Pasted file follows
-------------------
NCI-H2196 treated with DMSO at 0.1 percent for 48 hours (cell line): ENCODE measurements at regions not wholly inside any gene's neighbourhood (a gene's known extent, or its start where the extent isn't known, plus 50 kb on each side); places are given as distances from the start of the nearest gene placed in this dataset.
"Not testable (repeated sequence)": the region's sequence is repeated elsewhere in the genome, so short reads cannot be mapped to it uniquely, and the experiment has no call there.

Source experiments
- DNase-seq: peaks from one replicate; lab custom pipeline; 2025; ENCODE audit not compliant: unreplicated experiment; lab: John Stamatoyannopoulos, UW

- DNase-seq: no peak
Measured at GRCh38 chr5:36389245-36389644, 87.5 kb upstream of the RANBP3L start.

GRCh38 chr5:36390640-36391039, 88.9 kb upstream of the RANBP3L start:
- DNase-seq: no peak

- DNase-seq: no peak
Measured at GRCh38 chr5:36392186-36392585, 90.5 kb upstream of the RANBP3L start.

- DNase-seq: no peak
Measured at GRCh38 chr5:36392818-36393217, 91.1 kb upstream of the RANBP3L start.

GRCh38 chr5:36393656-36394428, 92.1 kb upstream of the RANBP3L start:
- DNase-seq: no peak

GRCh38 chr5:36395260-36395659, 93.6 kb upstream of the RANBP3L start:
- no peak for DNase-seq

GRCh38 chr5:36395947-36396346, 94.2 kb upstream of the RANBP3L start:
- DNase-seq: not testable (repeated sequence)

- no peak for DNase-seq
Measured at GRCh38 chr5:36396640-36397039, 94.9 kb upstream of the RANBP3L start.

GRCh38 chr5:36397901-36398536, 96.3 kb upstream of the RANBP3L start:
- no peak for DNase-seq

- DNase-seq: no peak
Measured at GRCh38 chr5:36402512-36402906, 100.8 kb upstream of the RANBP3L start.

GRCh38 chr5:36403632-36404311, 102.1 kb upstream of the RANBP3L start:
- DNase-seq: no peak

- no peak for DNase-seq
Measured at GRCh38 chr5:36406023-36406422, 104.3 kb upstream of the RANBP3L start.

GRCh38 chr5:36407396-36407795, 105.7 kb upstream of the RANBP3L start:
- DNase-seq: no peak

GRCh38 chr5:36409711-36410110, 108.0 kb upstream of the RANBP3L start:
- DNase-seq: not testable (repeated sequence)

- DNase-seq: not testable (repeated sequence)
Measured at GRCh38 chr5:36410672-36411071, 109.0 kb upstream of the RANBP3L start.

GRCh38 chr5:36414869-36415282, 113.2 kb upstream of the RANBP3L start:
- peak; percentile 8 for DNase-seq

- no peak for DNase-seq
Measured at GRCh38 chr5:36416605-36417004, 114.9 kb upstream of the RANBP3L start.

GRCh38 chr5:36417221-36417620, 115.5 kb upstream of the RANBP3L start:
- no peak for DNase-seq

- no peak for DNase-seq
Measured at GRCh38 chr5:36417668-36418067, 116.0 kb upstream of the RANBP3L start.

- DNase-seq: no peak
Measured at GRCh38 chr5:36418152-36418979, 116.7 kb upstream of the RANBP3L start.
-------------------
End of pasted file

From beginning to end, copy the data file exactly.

NCI-H2196 treated with DMSO at 0.1 percent for 48 hours (cell line): ENCODE measurements at regions not wholly inside any gene's neighbourhood (a gene's known extent, or its start where the extent isn't known, plus 50 kb on each side); places are given as distances from the start of the nearest gene placed in this dataset.
"Not testable (repeated sequence)": the region's sequence is repeated elsewhere in the genome, so short reads cannot be mapped to it uniquely, and the experiment has no call there.

Source experiments
- DNase-seq: peaks from one replicate; lab custom pipeline; 2025; ENCODE audit not compliant: unreplicated experiment; lab: John Stamatoyannopoulos, UW

- DNase-seq: no peak
Measured at GRCh38 chr5:36389245-36389644, 87.5 kb upstream of the RANBP3L start.

GRCh38 chr5:36390640-36391039, 88.9 kb upstream of the RANBP3L start:
- DNase-seq: no peak

- DNase-seq: no peak
Measured at GRCh38 chr5:36392186-36392585, 90.5 kb upstream of the RANBP3L start.

- DNase-seq: no peak
Measured at GRCh38 chr5:36392818-36393217, 91.1 kb upstream of the RANBP3L start.

GRCh38 chr5:36393656-36394428, 92.1 kb upstream of the RANBP3L start:
- DNase-seq: no peak

GRCh38 chr5:36395260-36395659, 93.6 kb upstream of the RANBP3L start:
- no peak for DNase-seq

GRCh38 chr5:36395947-36396346, 94.2 kb upstream of the RANBP3L start:
- DNase-seq: not testable (repeated sequence)

- no peak for DNase-seq
Measured at GRCh38 chr5:36396640-36397039, 94.9 kb upstream of the RANBP3L start.

GRCh38 chr5:36397901-36398536, 96.3 kb upstream of the RANBP3L start:
- no peak for DNase-seq

- DNase-seq: no peak
Measured at GRCh38 chr5:36402512-36402906, 100.8 kb upstream of the RANBP3L start.

GRCh38 chr5:36403632-36404311, 102.1 kb upstream of the RANBP3L start:
- DNase-seq: no peak

- no peak for DNase-seq
Measured at GRCh38 chr5:36406023-36406422, 104.3 kb upstream of the RANBP3L start.

GRCh38 chr5:36407396-36407795, 105.7 kb upstream of the RANBP3L start:
- DNase-seq: no peak

GRCh38 chr5:36409711-36410110, 108.0 kb upstream of the RANBP3L start:
- DNase-seq: not testable (repeated sequence)

- DNase-seq: not testable (repeated sequence)
Measured at GRCh38 chr5:36410672-36411071, 109.0 kb upstream of the RANBP3L start.

GRCh38 chr5:36414869-36415282, 113.2 kb upstream of the RANBP3L start:
- peak; percentile 8 for DNase-seq

- no peak for DNase-seq
Measured at GRCh38 chr5:36416605-36417004, 114.9 kb upstream of the RANBP3L start.

GRCh38 chr5:36417221-36417620, 115.5 kb upstream of the RANBP3L start:
- no peak for DNase-seq

- no peak for DNase-seq
Measured at GRCh38 chr5:36417668-36418067, 116.0 kb upstream of the RANBP3L start.

- DNase-seq: no peak
Measured at GRCh38 chr5:36418152-36418979, 116.7 kb upstream of the RANBP3L start.